His name was David Ramey, and his is reason for feeding the ducks at 10:30 at night was “because they need something to eat.” Every single night David rides around Elkorn City and Belcher and feeds the stray cats, dogs, and geese. “I spend about $1,500 a month on cat and dog food,” he told us. David has loved animals all his life and it hurts him to see them running the streets homeless and hungry. We talked to David by the river for about 20 minutes, until he asked us where we planned on sleeping. He didn’t think camping with a storm coming through would be safe, so he offered us his vacant camper for the night, which was parked next to his welding shop a few miles outside of Elkorn City in a small town called Belcher. He then offered us a ride in his truck (don’t panic this ride took us off route, therefor it wasn’t cheating). Ryan and I were pretty set on camping that night, but for some reason we immediately liked this guy and wanted to get to know him more. “Sure, why not!”, we replied. We threw our bikes and ourselves in the bed of his truck and off we went into the darkness just as the first rain drops started falling. Ryan and I just looked at each other and laughed.
David Ramey has to be Kentucky’s sweetest mechanic. He specializes in welding and mostly works on coal and gravel trucks. Belcher lies in the heart of coal country, and just about everyone who lives there is in some way involved with the coal industry. “I just don’t know what we would do without it,” David told us. Since he was 19, David has worked in and around the coal industry. He started as a miner working inside the mine, and after ten years he grew tired of it and decided he wanted to drive the trucks. Learning just about everything there is to know about trucks, he began repairing them, which is what he continues to do today.
We decided to spend a couple days with David. We wanted to learn more about his story and watch him repair a 16-wheel Mack truck. While welding a spring underneath the truck, David began to explain, “a truck is like a human. It has blood pressure that needs to be fixed. The fun part is finding the issue and having to problem solve.”
We spent the entire day with David while he worked on the 16-wheeler. He talked about what it was like working in the mines and even drove us up to an old site outside of town. He talked a lot about coal and how much the town depends on it. He went on to talk about the negative impact the coal industry has on the environment and agreed that something needed to be done to protect the land and wildlife, but not at the expense of the peoples’ way of life. With a look of deep concern he turned to us and said, “We really need to work together and meet in the middle somewhere.” I began to understand what David was telling me, and for the first time I was able to see the coal issue from the other side.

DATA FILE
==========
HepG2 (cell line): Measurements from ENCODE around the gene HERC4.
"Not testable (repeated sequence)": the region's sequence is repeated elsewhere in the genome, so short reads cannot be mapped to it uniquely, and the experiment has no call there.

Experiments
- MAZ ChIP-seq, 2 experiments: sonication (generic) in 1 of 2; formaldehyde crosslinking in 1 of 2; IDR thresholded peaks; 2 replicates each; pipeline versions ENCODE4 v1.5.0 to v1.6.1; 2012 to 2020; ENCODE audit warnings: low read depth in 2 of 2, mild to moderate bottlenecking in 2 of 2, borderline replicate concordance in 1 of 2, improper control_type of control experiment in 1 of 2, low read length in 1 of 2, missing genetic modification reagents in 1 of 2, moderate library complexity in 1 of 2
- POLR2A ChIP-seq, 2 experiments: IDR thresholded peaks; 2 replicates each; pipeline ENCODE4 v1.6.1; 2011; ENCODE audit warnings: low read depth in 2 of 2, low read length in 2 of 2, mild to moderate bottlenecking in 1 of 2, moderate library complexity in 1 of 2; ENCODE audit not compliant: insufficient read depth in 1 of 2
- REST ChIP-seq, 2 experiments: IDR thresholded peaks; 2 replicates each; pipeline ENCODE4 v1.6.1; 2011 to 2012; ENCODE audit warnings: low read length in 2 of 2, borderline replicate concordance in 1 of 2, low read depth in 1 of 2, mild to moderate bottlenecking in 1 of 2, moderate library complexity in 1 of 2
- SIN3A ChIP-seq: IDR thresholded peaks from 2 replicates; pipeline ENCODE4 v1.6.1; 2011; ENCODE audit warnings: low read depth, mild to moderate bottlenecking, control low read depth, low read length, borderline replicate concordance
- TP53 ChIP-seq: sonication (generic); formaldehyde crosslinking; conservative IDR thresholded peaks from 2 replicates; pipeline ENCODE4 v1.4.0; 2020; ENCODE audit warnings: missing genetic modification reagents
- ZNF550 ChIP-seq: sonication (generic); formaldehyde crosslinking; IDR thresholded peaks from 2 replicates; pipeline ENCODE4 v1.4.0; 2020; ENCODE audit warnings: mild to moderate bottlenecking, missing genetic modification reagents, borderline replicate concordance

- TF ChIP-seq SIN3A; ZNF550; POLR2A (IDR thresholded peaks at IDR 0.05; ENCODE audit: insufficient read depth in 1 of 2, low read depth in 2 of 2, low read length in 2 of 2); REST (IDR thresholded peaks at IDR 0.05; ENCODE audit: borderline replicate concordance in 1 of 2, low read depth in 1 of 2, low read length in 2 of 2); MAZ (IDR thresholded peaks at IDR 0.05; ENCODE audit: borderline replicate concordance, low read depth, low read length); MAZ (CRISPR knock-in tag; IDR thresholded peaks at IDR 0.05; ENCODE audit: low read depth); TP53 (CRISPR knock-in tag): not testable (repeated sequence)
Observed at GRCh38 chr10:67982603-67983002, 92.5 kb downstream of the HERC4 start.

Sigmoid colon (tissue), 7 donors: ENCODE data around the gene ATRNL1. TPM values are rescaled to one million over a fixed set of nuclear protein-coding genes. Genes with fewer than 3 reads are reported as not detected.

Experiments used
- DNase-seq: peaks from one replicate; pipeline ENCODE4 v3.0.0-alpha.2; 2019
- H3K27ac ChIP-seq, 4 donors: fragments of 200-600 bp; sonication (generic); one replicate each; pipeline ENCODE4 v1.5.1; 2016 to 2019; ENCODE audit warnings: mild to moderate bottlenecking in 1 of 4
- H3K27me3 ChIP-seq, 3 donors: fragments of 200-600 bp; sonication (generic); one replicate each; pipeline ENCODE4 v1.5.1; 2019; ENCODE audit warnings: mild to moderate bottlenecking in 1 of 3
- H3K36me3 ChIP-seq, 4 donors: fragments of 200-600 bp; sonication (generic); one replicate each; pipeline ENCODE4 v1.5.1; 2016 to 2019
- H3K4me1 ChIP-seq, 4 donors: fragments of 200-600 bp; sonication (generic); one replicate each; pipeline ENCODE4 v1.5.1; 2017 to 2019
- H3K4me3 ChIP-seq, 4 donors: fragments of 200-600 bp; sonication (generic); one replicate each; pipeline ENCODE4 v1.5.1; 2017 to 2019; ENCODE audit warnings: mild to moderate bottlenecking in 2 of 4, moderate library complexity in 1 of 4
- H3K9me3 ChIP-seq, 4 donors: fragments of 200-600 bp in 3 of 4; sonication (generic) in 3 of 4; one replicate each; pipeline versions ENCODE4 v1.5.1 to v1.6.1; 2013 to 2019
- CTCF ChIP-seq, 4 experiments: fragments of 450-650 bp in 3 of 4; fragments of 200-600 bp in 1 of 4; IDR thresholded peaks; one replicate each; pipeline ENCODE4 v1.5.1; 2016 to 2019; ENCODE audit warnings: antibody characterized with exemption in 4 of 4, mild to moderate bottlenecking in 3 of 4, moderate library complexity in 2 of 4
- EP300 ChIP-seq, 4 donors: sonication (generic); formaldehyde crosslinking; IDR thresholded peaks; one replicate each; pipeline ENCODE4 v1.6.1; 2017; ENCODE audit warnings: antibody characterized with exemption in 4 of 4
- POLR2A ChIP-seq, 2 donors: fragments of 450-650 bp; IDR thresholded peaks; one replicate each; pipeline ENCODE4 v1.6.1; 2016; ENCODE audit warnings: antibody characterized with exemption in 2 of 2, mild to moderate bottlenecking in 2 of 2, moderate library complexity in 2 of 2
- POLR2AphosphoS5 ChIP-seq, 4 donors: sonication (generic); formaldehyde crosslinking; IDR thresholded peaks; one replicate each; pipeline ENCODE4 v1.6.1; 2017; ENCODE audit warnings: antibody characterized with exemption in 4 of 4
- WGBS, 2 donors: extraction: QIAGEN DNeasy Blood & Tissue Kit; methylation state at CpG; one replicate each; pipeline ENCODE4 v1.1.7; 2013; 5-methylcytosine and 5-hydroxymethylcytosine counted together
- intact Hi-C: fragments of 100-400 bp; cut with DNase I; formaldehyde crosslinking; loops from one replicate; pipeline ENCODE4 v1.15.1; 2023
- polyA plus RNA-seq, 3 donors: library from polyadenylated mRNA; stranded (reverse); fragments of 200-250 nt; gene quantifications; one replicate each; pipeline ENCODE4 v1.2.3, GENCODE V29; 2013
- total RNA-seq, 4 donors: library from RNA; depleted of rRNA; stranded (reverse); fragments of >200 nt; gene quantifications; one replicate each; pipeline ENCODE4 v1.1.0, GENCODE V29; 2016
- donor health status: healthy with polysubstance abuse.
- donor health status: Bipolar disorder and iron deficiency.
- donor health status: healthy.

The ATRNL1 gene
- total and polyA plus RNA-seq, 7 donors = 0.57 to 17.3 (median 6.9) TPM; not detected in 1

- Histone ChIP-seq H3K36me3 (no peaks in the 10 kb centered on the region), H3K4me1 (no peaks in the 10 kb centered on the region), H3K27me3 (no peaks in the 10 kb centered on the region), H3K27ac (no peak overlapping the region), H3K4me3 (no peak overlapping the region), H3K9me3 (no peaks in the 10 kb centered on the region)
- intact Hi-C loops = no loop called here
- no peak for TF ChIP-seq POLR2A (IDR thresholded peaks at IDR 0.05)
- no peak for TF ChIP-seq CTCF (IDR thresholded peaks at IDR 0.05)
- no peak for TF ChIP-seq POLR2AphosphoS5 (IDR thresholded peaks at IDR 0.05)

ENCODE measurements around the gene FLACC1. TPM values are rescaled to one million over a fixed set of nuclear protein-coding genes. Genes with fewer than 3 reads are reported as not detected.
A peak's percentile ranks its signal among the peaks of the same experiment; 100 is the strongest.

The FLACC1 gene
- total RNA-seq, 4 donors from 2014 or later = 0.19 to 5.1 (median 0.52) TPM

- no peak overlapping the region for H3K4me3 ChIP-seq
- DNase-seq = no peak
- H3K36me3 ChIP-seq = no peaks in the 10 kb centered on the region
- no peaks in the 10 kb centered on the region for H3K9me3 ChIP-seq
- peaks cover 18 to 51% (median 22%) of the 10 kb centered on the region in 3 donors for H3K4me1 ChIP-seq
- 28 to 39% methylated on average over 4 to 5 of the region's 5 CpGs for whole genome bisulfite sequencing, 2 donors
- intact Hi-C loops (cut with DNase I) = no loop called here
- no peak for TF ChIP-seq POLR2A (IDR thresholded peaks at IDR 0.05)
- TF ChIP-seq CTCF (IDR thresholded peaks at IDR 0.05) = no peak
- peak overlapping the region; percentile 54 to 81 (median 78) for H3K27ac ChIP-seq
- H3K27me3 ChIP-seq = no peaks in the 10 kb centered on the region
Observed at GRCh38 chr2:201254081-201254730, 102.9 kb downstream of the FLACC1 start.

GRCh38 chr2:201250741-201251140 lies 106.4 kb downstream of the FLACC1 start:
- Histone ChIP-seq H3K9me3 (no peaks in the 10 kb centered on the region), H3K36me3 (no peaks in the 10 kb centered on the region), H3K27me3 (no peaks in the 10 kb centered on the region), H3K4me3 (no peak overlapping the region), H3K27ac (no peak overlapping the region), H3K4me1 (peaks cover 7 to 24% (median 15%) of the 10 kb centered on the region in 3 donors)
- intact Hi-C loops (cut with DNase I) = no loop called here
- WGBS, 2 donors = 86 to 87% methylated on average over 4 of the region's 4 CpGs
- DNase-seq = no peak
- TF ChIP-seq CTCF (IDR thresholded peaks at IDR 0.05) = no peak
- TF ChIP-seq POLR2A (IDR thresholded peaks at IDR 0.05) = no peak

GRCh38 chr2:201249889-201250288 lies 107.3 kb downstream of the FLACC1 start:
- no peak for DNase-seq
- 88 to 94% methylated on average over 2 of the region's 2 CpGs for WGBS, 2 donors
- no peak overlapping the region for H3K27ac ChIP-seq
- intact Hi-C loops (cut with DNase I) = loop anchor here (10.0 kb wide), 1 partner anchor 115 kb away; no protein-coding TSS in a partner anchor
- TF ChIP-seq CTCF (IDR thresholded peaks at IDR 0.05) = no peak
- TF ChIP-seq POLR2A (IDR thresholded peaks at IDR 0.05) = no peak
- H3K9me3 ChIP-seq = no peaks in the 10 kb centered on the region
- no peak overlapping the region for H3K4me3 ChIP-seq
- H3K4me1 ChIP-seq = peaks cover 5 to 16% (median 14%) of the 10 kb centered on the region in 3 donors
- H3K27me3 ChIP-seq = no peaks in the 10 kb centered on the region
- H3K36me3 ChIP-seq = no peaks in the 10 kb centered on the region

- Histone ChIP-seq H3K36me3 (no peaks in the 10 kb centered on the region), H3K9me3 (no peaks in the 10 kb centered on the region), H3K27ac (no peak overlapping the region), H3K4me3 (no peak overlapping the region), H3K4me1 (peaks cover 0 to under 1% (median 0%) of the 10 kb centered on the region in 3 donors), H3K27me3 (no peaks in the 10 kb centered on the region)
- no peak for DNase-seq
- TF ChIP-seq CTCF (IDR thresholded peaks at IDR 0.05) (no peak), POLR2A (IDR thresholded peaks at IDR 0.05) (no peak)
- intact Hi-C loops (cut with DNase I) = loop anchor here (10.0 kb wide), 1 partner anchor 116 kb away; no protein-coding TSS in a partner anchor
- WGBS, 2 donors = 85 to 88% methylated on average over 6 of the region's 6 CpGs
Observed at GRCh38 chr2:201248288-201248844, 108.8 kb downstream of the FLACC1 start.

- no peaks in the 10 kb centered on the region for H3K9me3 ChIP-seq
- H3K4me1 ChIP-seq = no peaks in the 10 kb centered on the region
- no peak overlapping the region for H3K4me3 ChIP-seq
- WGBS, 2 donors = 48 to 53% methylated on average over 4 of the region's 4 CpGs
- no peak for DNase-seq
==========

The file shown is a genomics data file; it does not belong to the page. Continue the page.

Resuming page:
After our quick field trip to the mine, David treated us to lunch at his favorite local spot and invited us to ride along with him while performed his nightly ritual of feeding the town’s hungry animals. It was crazy! We must have driven around for an hour to a dozen different locations, leaving cat and dog food by dumpsters, lakes, railroads and guard rails. Our last stop ended up being by the river where we first met David feeding the geese and ducks. We filmed him as he stood there with a big smile on his face, while he threw loaves of bread and cat food out to the birds. For the first time that day, David looked relaxed and truly happy.
Although I may not agree with the coal industry and the practice of mountaintop removal or coal mining, I think that it is absolutely essential to the people of Belcher and the surrounding areas. Without miners, truck drivers, and local businesses benefiting from the workers’ traffic, these people wouldn’t have homes or jobs to sustain their lives. It’s easy to see why a lot of these people continue to live and be happy working in what can be a controversial field, but I think I can say that I am glad that I was able to meet people involved with coal and put a face on the industry of which I only had a negative perspective. I’ve learned that it’s much easier to disagree with something when you don’t know anyone involved, but now that I know that there are selfless and kindhearted people like David Ramey out there who do this kind of work and rely on it, then maybe we should work together to try and come up with a solution that doesn’t harm the environment or put people out of jobs and threaten their livelihood.